Arthur Miller: Plain Girl
Arthur Miller is better known to me, as I’m sure he is to many students in classrooms today, as the dramatist responsible for such plays as Death Of A Salesman and The Crucible, both of which I have a fond love/hate memory of studying. Love because they were enjoyable, hate because the school made us read them. I suppose that’s the way with much literature discovered (or at least studied) in school. And only recently I discovered that he also wrote fiction, so I thought I’d see how he makes the leap from plays to prose.
So, having been married to Marilyn Monroe for a few years you’d wonder why Miller would want to waste his time writing about a plain girl. But that’s just what he did in his novella, Plain Girl (1992) (Homely Girl in the United States) about the life of Janice Sessions, the daughter of a Russian immigrant to New York, who, with plain features and lack of attention, fears that she’s missing out on all that’s good in life.
At parties she had many a time noticed how men coming up behind her were surprised when she turned to face them. But she had learned to shake out the straight silky light brown hair and flck the ironic defensive grin, silent pardon for their inevitable fade.
Janice’s mother always told her never to marry a handsome man “which [she] had taken as a barely disguised jab not only at beautiful Papa’s vanity but at her own looks” an, taking this advice to heart, she marries “unhandsome” Sam Fink, a man with a different beauty: “a certain reverent and selfless social vision, and an absolute devotion to her.” But Sam’s interests lie fanatically with the Communist Party and he’s too busy there to appreciate his wife:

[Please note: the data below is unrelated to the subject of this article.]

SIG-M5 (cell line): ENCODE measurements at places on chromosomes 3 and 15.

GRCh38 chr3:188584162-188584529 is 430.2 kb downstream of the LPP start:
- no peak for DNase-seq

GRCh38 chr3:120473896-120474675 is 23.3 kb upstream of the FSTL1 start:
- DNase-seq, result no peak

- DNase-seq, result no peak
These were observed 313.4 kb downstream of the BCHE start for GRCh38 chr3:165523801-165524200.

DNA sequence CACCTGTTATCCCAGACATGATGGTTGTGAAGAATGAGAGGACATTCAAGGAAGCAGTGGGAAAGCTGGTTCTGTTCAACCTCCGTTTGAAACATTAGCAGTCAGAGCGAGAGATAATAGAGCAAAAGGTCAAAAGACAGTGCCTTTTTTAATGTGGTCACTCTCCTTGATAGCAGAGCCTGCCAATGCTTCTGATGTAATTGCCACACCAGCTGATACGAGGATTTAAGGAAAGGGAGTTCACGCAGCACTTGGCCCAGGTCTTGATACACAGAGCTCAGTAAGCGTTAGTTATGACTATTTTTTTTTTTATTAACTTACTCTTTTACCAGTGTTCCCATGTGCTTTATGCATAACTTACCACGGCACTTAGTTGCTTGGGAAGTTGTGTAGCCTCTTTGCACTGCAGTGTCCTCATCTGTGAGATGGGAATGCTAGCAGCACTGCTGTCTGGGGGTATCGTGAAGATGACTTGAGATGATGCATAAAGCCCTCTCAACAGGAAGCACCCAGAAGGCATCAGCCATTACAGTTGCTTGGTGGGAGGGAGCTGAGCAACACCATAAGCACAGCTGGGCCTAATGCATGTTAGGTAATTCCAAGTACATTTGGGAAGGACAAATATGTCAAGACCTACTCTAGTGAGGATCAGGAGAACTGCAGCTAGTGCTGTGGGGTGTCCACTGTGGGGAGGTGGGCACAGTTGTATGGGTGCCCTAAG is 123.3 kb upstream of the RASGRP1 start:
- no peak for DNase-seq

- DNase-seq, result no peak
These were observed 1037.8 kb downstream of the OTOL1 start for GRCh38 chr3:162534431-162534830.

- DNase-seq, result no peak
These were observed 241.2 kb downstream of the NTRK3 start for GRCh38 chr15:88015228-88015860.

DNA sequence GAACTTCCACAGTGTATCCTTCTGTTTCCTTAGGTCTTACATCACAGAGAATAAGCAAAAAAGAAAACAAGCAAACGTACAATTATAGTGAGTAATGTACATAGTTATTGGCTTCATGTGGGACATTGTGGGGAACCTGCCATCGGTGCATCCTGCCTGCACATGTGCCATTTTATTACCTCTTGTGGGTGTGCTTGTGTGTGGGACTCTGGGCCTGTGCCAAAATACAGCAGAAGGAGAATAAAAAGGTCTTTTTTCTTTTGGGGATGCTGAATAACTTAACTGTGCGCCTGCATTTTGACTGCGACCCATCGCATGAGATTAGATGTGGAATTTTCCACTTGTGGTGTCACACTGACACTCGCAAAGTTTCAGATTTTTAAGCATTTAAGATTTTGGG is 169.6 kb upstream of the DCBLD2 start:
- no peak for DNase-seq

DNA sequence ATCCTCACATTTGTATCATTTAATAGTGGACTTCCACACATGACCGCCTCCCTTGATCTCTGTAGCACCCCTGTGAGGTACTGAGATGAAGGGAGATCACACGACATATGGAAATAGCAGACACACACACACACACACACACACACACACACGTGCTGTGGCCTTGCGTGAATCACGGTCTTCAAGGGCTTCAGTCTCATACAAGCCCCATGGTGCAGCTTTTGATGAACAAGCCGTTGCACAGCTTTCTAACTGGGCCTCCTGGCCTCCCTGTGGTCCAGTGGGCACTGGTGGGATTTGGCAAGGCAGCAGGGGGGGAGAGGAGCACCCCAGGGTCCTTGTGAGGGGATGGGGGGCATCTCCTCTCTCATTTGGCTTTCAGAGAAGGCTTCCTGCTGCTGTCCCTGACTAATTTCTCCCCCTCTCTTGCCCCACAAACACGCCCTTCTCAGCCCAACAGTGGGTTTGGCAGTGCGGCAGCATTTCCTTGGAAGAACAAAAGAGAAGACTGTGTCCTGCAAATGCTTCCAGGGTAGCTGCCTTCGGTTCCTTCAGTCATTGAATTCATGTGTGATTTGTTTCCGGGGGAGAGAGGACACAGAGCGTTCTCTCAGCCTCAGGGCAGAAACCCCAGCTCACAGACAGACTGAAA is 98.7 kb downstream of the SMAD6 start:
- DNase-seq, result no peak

There was something monkish in his pretence of not noticing – when she leaned back resting on her elbows, one lef tucked under and her skirt midway up her thigh – that she was asking to be taken there on the floor. Seeing him flush and shift to some explication of the day’s news she despaired for herself. Still, with the so-called democracies unquestionably flirting with Fascism she could hardly ask him to set her greedy desire ahead of serious things.
Spurred on by worldwide affairs Sam enlists with the army and the time the couple spend apart allows them to grow apart also until, when they are brought together again, they are very different people, living very different lives. It’s only over the following years that Janice, after meeting a blind musician, learns to find her place in the world and to shine with a confidence that lets her live her life uninhibited by how she looks.
Miller’s prose isn’t lyrical, it’s observant and what interested was that it blew my preconception away, as I thought that, being primarily a playwright, Plain Girl would be mostly dialogue with some description to paint the scene. But he gets into the scene, leaving speech to those moments when its absolutely necessary, preferring to focus on Janice’s inner thoughts and concerns. And while the redemptive ending is perhaps to be expected, the way in which Miller delivers it is both beautiful and inspiring, making this plain girl worth a second look.
January 8, 2008